Week Ahead (7 February)
Monday, 7 February – Bill to prevent collapse of Northern Ireland Assembly to be passed at Westminster
Following the resignation of the Northern Ireland First Minister, Paul Givan of the DUP, in protest over the Northern Ireland protocol, the UK government has sought to rush through the Northern Ireland (Ministers, Elections and Petitions of Concern) Bill, which will remove the requirement for the Northern Ireland secretary to set a date for an election if the positions of first and deputy first minister are not filled by the end of the week.
Following Givan’s resignation, a House of Lords amendment to the bill, which is expected to be approved later, allows for the legislation to be applied retrospectively. In the absence of the passage of this bill, the resignation of either the first or deputy first minister would set a seven day countdown to find replacement roles. Should no replacement be found, the Northern Ireland secretary would have to set a date for fresh assembly elections and the institutions would collapse.
Monday, 7 February - ECON committee to host monetary dialogue with Christine Lagarde
Today, the Economic and Monetary Committee of the European Parliament will hold the next in its regular monetary dialogues with the President of the European Central Bank, Christine Lagarde. Among the topics for discussion will be inflation in the context of the ECB's decision last week to hold interest rates at their current level.
Despite having insisted that the ECB would not be raising interest rates this year, the tone of Thursday's press conference strongly suggested that it could no longer be ruled out. At the press conference following the Governing Council's meeting, Lagarde adopted a much more hawkish tone than at previous conferences, stating that "concern was raised across the board" and that inflation risks were now "tilted to the upside". Over the weekend, Governing Council member Klaas Knot indicated that the ECB could raise rates in Q4 followed by a second move in Q1 2023. Knot is firmly in the hawkish camp but he has heretofore not given an approximate timeframe for an interest rate hike.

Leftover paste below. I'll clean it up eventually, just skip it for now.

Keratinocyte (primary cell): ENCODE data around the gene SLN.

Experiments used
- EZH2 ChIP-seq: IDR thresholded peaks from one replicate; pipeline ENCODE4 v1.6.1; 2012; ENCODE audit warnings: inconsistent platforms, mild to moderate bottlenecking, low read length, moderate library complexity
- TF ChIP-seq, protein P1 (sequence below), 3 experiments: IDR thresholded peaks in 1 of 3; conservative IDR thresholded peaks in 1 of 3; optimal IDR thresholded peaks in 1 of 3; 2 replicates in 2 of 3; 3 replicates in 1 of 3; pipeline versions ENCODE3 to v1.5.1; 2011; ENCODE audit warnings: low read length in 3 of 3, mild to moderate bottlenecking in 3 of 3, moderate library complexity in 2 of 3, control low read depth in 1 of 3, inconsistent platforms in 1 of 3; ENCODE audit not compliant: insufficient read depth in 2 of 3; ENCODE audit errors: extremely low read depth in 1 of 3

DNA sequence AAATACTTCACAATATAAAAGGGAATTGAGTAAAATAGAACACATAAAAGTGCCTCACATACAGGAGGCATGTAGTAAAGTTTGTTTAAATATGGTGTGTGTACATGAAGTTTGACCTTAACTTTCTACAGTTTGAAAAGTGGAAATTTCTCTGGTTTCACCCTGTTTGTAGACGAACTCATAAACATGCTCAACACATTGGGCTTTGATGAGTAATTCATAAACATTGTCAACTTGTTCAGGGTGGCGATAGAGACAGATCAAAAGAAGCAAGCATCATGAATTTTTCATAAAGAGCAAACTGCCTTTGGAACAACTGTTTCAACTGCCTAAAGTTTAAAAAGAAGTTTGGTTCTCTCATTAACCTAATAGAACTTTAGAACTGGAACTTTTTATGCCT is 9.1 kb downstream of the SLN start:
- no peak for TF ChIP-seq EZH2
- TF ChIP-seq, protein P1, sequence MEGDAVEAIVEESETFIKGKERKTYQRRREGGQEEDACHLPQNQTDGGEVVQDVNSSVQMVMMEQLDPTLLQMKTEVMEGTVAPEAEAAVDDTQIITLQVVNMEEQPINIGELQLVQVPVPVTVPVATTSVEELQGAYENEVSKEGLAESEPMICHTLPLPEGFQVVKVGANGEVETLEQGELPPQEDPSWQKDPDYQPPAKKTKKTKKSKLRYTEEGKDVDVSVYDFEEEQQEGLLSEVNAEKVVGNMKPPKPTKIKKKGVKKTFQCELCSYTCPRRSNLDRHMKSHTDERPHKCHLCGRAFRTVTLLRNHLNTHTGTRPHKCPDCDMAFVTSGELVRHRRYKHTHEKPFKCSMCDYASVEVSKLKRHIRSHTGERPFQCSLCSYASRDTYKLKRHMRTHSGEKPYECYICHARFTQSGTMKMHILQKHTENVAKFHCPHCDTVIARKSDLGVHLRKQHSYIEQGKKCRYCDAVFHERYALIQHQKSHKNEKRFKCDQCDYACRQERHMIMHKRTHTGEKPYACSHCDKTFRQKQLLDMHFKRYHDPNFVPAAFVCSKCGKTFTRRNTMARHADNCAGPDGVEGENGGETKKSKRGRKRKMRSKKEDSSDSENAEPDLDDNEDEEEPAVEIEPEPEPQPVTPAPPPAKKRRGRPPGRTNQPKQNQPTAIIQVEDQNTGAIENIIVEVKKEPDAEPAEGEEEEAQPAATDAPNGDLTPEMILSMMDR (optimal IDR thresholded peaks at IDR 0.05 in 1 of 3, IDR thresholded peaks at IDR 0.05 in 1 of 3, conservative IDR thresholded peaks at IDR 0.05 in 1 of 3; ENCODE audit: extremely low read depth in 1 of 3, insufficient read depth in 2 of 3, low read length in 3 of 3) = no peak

Tuesday, 8 February - European Commission to propose Chips Act
On Tuesday, the European Commission will propose a Chips Act, designed to increase European sovereignty in the manufacturing and use of semiconductors.
Speaking at the Masters of Digital 2022 event last week, European Commission President Ursula von der Leyen outlined plans which would see Europe provide 20% of the world's microchips production by 2030 - in effect a fourfold increase in production by the end of the decade, backed by investment worth up to €48 billion from the Commission, Next Generation Europe, the Horizon Europe programme and private funding.
Thursday, 10 February - European Commission Winter Forecast to be revealed
The European Commission will release its winter forecast on Thursday. The ongoing spike in fuel prices which is driving inflation to record levels across Europe was foreseen in the Commission's autumn forecast, although growth rates were calculated without knowledge of the spread of the Omicron variant of Covid-19 and the subsequent economic volatility caused.
The autumn forecast predicted that inflation would peak by the end of 2021; however, it hit a record high of 5.1% in January. Projected growth rates will continue to be affected by pressures associated with the rise in prices for gas and other fuels. The trend towards higher prices may well continue should Russia invade Ukraine, a move which is likely to have serious consequences for the security of Europe's gas supply.